Bass pro from Salmon Nation
By Mark Freeman
ASHLAND — Fishing one recent morning just for fun and not for money like he does on his day job, Jacob Wall spied a strange white mass finning on the surface of Emigrant Lake and knew exactly what was happening.
A 4-pound bass was flopping lethargically with the tail of a 7-inch black crappie protruding from its mouth.
“That’s how these Emigrant Lake largemouth get so big, by eating crappie like this,” says Wall, 24, a Jacksonville native.
With a pair of pliers, Wall extracts the crappie from the choking largemouth and watches as predator and prey both swim away.
Sorry to take your dinner away from you, buddy, but I saved your life,” Wall says.
Like that largemouth, Wall has lived to fish another day in the upper echelon of the pro bass tour, with his eyes on catching big fish and catching even bigger checks in his next year on the FLW Tour.
After a rookie campaign that saw the former Oregon high school bass-fishing champion net less in payouts than he paid in entry fees, Wall is primed to take what he’s learned and climb up the FLW rankings.
“It’s been pretty surreal, to be honest, but it’s been really fun,” Wall says while casting plastic worms for largemouth on Emigrant Lake southeast of Ashland.
“I’m fishing against guys I’ve looked up to since I was just getting started,” he says. “But when it comes down to it, you’re not fishing against anybody. You’re just trying to catch fish. It’s a mental battle between you and yourself.”
It’s a battle for which he’s all in.
Wall earlier this year extracted himself from Salmon Nation and moved to Alabama to embed himself in bass culture and to be closer to the FLW tour sites across the South.
He fished in seven tournaments on the FLW Tour, the highest level in the largest tournament angling organization in the world.
FLW, which stands for Fishing League Worldwide, sports a seven-tourney circuit that runs January through May and pays out $6.5 million in cash prizes.
In his rookie year, Wall finished 55th in the standings, cashing $28,500 but not covering his entry fees of more than $33,000.
Still, it’s not bad on a tour where young anglers typically fish a few years in the red before seeing black.
“It’s a little bit different than what I expected, but it was all good,” Wall says. “I had a lot of good experiences and learned a lot for next season.”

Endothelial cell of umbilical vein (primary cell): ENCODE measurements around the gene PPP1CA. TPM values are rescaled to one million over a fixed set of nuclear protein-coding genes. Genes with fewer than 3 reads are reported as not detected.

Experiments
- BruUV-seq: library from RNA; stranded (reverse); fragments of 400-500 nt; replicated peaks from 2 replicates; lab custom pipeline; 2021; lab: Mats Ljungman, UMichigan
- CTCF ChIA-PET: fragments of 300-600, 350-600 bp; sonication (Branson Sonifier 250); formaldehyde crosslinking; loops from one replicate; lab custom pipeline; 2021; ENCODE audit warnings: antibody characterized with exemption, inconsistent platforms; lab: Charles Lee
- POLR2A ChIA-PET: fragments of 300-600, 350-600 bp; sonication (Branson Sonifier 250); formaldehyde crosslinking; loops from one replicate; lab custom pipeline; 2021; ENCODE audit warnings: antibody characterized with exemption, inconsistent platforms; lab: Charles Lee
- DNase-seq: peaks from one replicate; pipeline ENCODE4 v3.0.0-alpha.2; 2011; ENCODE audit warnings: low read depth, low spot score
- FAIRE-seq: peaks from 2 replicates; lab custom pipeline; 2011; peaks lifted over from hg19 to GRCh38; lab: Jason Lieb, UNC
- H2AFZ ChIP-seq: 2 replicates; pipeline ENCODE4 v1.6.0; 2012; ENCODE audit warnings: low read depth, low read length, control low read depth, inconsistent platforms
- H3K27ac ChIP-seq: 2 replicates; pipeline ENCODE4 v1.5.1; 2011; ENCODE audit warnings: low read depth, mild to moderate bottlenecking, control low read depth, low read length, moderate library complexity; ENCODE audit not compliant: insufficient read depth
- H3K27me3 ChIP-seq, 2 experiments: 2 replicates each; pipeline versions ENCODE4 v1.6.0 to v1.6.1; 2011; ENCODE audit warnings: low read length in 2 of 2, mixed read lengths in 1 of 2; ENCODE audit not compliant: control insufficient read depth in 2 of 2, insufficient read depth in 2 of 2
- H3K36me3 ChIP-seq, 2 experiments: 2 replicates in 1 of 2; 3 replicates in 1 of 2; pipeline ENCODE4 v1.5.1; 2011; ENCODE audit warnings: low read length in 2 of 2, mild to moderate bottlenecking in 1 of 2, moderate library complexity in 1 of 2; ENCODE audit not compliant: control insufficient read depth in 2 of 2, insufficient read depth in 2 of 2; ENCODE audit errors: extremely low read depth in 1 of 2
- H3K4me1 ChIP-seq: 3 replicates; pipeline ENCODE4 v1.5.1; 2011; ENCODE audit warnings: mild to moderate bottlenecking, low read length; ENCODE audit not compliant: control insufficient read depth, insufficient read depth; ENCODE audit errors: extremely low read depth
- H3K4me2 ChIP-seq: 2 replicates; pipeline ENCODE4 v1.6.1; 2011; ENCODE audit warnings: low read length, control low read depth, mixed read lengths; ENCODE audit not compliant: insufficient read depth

Even as a 12-year-old bass-fishing prodigy practicing for kid-casting contests, Wall knew all those practice casts on his family’s Jacksonville driveway would one day pay off.
For hours after school, Wall would practice pitching or flipping jigs onto plastic targets stapled to pieces of plywood, emulating casts he’d seen on televised bass tournaments and believing that one day he’d be that guy.
That practice earned a trip to the finals of the national Bassmaster CastingKids competition in 2007, then he returned the following year and won it all.
He initially competed in local tournaments through the Crater Bass Club and later St. Mary’s School. In 2011, he and former partner Colby Pearson won the first Oregon high school championship and ended up second in the national high-school bass championships.
From there Wall matriculated to the University of Oregon, where he fished for the school in its club-sports program. His U of O team won two western division titles and qualified to fish the nationals all four years he was on the team.
After graduation in 2017, Wall returned to the Rogue Valley and fished this year’s FLW Costa Series before reaching the big time with FLW this year.
Wall says he’s had tremendous support from his parents, Jocie and Steve Wall. His dad has regularly traveled the bass circuit with Jacob, including this month’s FLW Costa Series championships, but he never forgot those days casting in the driveway and dreaming about hitting the big time.
“Unlike major league baseball or football, once you make it to that level you get paid to do it,” Wall says. “I made it to this level, and I’m still paying to do it, so that’s a little different.”